Who’d have thought that you could come to Romania for raw vegan cuisine? In 2004, when I first came here, Romania had menus red in tooth and claw. If you didn’t eat meat, you could choose between potatoes and pasta, plain, with a tiny bowl of pickles or sour cream. Vegans were pointed at a field and told to eat the grass.
By Arabella McIntyre Brown
Bizarre, since religious locals are vegan for more than half the year, given the number of fasting days they observe. But mancare de post is bland fare. You’re meant to be suffering, not stuffing your face with gourmet nosh.
Since then, the Romanian meat-free offering has grown fast. Brasov, for instance, has Rawdia, a raw vegan haven tucked away like a guilty secret, behind Piata Sfatului and within an avocado stone’s throw of the Black Church. Ignore the uninviting entrance and head up cool, leafy stairs to a light, colourful interior and a warm welcome.
The owners, Stefania Comsa and Ionut Costin, are both trained chefs who are on a mission to spread the word about raw vegan eating for pleasure and for health. Apart from their three restaurants (Bucuresti, Brasov and Sibiu), they run occasional evening or weekend courses for keen cooks and anyone intrigued by the idea of raw vegan. They’re planning a five-day cooking camp this autumn in Magura (near Bran) based on Ayurvedic principles, bringing medics, nutritionists and suchlike to try a new approach to food and eating.
Comsa is a convert herself after reading Robin Sharma’s book which says quite a lot about the benefits of raw food. “I was a meat-eater, but I started to see the changes in people who switched to raw vegan. I used to be tired all the time – and now I have so much energy and feel radiant. It has really empowered me.”
The effect of eating raw vegan was tested by one of her customers, who was diabetic and decided to put Rawdia’s principles to the test. “He ate only our food, for lunch and dinner, every day for a year, delivered to his place. He was diabetic, and tests at the end of the year showed amazing results,” says Comsa.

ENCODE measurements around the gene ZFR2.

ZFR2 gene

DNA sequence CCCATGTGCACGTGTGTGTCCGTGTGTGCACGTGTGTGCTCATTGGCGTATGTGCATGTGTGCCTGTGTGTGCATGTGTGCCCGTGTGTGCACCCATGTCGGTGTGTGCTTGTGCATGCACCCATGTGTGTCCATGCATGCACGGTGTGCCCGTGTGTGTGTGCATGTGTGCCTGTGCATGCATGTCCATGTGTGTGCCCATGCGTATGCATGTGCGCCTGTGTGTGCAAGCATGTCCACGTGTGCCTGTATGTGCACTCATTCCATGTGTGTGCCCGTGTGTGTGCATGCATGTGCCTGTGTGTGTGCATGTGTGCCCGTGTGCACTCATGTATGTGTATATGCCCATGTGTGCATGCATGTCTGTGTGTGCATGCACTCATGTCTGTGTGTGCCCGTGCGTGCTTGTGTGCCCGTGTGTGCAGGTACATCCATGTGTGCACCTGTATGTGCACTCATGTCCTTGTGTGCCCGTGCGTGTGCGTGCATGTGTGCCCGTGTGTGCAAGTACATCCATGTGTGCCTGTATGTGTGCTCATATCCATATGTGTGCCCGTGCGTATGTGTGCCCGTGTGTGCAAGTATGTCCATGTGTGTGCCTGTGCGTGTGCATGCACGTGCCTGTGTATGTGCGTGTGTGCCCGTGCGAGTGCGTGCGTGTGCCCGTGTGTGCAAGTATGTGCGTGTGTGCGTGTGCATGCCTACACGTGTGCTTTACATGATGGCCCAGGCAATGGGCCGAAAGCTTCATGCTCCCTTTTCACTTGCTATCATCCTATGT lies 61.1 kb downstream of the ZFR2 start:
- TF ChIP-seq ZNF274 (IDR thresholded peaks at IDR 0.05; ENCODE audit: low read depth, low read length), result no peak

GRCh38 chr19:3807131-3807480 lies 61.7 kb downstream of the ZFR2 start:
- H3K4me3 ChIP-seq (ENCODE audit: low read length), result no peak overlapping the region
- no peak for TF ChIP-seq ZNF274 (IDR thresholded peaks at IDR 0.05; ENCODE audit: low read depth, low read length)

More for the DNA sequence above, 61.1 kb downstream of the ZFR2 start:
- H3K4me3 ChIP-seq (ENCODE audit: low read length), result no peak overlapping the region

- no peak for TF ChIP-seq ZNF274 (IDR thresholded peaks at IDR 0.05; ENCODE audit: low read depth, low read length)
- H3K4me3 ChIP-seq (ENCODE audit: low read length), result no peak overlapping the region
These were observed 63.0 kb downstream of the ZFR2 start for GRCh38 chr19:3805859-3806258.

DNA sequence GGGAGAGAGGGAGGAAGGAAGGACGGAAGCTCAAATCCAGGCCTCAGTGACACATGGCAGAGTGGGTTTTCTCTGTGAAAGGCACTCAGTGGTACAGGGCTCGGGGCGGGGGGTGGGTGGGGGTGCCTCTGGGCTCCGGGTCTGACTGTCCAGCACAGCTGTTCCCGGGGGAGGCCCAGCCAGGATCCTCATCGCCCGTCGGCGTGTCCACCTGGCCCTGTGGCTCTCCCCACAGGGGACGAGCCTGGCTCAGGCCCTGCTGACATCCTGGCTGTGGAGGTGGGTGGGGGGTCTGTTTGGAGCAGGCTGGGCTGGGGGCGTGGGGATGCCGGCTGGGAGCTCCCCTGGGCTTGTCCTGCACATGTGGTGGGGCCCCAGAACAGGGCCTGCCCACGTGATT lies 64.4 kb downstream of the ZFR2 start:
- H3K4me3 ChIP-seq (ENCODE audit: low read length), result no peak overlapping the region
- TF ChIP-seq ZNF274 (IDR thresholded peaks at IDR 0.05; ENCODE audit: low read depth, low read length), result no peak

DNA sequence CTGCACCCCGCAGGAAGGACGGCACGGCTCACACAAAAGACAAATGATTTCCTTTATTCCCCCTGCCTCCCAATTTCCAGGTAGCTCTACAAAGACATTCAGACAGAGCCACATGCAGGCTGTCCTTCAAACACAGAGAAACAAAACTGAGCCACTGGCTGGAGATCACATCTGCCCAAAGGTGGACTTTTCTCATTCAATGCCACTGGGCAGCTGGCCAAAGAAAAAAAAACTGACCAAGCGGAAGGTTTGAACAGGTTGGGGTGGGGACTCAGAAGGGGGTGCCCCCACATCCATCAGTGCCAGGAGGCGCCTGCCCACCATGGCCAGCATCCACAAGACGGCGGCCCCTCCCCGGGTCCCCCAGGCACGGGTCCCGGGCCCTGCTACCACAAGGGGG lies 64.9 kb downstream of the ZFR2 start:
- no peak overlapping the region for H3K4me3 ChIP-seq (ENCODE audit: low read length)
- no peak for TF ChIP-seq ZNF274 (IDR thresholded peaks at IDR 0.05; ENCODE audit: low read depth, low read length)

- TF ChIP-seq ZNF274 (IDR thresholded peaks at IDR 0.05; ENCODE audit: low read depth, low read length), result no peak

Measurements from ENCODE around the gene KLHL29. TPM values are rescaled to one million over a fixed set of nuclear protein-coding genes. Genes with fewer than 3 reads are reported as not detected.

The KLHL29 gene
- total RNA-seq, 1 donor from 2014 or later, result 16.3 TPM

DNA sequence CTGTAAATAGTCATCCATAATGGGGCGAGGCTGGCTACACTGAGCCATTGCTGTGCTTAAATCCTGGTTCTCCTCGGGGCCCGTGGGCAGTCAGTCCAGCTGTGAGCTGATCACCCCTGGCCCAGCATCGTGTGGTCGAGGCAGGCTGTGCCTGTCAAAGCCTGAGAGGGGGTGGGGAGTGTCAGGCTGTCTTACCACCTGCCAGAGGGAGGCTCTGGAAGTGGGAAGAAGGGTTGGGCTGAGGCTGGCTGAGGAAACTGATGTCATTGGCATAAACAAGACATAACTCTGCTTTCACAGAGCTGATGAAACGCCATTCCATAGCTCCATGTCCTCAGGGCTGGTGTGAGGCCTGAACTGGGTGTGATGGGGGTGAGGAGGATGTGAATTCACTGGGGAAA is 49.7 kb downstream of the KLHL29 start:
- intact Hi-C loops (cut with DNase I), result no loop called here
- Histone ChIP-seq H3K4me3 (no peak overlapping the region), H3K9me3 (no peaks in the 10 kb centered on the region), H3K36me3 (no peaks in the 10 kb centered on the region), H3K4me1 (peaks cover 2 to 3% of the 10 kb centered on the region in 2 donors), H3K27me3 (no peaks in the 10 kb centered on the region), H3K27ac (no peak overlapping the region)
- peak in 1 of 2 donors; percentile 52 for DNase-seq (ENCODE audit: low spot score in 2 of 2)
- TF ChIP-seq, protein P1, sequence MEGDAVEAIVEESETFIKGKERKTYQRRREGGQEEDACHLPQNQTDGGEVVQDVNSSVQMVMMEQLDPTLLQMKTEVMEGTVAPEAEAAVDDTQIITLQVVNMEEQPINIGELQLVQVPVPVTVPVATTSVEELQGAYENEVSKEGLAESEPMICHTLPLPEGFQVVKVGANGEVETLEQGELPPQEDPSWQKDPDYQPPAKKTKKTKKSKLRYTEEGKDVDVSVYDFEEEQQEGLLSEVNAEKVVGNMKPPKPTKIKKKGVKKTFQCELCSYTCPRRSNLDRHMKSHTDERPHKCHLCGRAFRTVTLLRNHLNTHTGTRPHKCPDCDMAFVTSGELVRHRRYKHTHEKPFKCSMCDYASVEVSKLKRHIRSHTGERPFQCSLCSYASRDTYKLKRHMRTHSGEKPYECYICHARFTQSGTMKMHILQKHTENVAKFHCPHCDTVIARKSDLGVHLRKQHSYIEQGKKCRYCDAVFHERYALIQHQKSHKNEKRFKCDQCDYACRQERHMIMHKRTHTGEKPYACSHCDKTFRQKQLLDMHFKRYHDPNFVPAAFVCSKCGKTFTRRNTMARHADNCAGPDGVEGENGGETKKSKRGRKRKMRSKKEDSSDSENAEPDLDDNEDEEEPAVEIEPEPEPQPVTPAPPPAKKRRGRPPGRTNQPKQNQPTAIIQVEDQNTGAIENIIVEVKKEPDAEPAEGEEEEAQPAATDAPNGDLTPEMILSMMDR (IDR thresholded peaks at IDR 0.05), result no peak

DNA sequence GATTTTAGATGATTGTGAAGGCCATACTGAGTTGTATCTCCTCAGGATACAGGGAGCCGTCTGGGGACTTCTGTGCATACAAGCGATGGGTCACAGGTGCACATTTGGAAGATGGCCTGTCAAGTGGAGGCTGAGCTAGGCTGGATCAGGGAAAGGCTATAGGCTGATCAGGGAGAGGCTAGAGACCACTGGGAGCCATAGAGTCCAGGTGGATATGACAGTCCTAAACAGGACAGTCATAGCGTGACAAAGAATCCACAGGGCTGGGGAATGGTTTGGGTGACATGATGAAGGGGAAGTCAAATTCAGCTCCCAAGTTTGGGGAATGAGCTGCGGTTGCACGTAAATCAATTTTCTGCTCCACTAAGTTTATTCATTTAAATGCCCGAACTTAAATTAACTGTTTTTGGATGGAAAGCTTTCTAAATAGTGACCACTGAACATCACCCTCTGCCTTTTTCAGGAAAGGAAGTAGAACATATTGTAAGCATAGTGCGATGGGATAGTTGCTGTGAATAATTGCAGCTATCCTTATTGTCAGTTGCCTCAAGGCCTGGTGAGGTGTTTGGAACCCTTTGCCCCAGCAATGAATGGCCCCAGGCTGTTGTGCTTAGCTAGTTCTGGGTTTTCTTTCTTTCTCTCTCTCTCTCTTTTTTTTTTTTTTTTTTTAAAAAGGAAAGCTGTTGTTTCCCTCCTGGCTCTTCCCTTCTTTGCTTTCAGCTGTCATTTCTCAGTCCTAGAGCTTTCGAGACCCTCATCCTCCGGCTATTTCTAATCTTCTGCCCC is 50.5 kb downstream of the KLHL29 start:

Rawdia’s takeaway parcels are winning lots of new customers – tourists like the packages for picnics, and local workers love a raw vegan option for lunch.
Stefania loves inventing new recipes, especially for desserts and cakes, and seasonal specials like paska, cozonac and raw vegan sarmale.
“I want to keep learning,’ says Comsa. ‘It’s very exciting, and there’s always more to discover.”
Tastebuds love raw vegan
We had starters of turmeric cashew cream, olive pate, and seed bread (no flour). Completely delicious, all three, and far too much to finish. We were too polite to ask for a doggy bag, dammit.
Victoria then chose a salad of quinoa with cashew cheese, spinach, seeds and lemon. “It’s light, but filling. The cashew cheese was deliciously spicy and surprisingly cheesy. A perfect lunch.”
I opted to try Rawdia’s burger: almonds, sprouted wheat, kidney beans, onions, tomato and carrot, in a “bun” of oats and seeds, with a bit of salad to add crunch and greenery. The flavours were great, but I don’t much like the texture of the psyllium which held the burger together. I’m clearly in a minority as Stefania says this is by far the most popular main dish on the menu.
All the salads look beautiful and hearty, and next time I’ll try the nori rolls which use quinoa instead of sushi rice.
Service is quick and friendly, and the prices are excellent, given the amount of preparation that goes into each dish.
Highly recommended, especially for sceptical carnivores.